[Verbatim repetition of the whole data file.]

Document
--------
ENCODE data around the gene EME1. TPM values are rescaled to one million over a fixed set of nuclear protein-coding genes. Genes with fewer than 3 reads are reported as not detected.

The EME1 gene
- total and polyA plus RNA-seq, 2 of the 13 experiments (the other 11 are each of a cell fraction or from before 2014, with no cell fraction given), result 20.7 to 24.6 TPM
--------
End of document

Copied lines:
ENCODE data around the gene EME1. TPM values are rescaled to one million over a fixed set of nuclear protein-coding genes. Genes with fewer than 3 reads are reported as not detected.

The EME1 gene
- total and polyA plus RNA-seq, 2 of the 13 experiments (the other 11 are each of a cell fraction or from before 2014, with no cell fraction given), result 20.7 to 24.6 TPM